Resting-state electroencephalogram classification of patients with schizophrenia or depression

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Resting-state electroencephalogram classification of patients with schizophrenia or depression.

Sheng Wu Yi Xue Gong Cheng Xue Za Zhi. 2019 Dec 25;36(6):916-923

Authors: Lai H, Feng J, Wang Y, Deng W, Zeng J, Li T, Zhang J, Liu K

Abstract
The clinical manifestations of patients with schizophrenia and patients with depression not only have a certain similarity, but also change with the patient’s mood, and thus lead to misdiagnosis in clinical diagnosis. Electroencephalogram (EEG) analysis provides an important reference and objective basis for accurate differentiation and diagnosis between patients with schizophrenia and patients with depression. In order to solve the problem of misdiagnosis between patients with schizophrenia and patients with depression, and to improve the accuracy of the classification and diagnosis of these two diseases, in this study we extracted the resting-state EEG features from 100 patients with depression and 100 patients with schizophrenia, including information entropy, sample entropy and approximate entropy, statistical properties feature and relative power spectral density (rPSD) of each EEG rhythm (δ, θ, α, β). Then feature vectors were formed to classify these two types of patients using the support vector machine (SVM) and the naive Bayes (NB) classifier. Experimental results indicate that: ① The rPSD feature vector P performs the best in classification, achieving an average accuracy of 84.2% and a highest accuracy of 86.3%; ② The accuracy of SVM is obviously better than that of NB; ③ For the rPSD of each rhythm, the β rhythm performs the best with the highest accuracy of 76%; ④ Electrodes with large feature weight are mainly concentrated in the frontal lobe and parietal lobe. The results of this study indicate that the rPSD feature vector P in conjunction with SVM can effectively distinguish depression and schizophrenia, and can also play an auxiliary role in the relevant clinical diagnosis.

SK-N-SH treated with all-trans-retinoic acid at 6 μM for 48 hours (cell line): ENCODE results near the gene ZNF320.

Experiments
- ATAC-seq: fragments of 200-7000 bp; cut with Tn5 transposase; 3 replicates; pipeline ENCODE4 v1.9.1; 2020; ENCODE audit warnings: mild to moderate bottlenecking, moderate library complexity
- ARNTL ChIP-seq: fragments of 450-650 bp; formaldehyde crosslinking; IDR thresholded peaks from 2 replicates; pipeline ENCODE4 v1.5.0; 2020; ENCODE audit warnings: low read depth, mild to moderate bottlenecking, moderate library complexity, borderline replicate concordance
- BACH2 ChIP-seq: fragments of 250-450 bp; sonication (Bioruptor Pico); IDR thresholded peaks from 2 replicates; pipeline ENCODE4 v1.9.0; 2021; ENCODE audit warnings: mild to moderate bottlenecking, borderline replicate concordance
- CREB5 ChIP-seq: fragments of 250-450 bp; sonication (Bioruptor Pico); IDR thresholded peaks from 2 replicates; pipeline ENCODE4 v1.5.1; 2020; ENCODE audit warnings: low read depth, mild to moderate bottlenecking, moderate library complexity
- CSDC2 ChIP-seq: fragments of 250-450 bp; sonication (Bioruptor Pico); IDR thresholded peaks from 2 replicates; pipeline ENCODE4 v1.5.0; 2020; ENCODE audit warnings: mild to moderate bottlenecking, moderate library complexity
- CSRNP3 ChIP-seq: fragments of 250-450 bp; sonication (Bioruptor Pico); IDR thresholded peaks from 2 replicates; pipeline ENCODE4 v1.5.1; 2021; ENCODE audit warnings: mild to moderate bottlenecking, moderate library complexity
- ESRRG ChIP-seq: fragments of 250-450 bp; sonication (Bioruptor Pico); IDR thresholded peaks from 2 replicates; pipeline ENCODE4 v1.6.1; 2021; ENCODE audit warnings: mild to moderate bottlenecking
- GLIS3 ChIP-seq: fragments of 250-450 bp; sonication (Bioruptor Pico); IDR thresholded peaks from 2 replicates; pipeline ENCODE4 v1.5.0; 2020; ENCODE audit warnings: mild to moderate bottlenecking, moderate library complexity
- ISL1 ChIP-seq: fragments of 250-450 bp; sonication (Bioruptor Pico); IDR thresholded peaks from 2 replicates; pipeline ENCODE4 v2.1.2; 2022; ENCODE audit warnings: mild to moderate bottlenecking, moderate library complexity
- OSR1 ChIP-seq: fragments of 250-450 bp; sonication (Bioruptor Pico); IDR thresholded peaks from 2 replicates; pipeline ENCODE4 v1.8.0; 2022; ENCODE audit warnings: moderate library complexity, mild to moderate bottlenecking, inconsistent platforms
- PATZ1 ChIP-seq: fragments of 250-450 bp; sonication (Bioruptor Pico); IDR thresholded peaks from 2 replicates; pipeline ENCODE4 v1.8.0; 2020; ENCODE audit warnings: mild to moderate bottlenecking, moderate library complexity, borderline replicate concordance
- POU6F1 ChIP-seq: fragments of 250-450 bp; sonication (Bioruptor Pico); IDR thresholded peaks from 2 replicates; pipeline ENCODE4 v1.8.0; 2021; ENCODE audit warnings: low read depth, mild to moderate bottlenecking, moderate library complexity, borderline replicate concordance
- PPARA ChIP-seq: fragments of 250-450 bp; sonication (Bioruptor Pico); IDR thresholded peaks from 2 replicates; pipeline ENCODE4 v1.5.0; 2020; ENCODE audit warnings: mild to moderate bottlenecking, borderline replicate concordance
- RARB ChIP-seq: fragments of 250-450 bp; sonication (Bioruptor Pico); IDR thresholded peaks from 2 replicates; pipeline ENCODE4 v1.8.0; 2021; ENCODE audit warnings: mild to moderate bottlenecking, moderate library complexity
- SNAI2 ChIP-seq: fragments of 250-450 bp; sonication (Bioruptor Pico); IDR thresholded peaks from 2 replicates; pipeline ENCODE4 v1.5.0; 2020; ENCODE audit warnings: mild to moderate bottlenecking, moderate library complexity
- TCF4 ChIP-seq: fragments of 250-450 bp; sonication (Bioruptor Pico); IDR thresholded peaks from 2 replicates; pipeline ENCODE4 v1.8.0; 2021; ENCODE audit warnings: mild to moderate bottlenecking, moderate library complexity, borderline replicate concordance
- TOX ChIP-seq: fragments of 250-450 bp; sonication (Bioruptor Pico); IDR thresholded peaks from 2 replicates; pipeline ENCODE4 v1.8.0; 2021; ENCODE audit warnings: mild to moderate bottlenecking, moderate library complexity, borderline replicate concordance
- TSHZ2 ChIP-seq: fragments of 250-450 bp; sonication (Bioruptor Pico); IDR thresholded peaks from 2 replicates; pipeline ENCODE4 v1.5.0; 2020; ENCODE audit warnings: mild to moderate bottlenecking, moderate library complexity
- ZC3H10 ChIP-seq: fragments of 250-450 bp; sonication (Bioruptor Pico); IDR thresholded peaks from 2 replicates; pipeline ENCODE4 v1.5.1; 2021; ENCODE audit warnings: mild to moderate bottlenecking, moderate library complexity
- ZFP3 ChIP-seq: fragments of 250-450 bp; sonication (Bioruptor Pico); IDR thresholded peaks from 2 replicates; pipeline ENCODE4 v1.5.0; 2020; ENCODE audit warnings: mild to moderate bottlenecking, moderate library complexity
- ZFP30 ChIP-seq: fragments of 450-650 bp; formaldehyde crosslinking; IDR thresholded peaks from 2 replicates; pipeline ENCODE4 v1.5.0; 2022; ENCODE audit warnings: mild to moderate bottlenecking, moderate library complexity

PMID: 31875364 [PubMed – in process]

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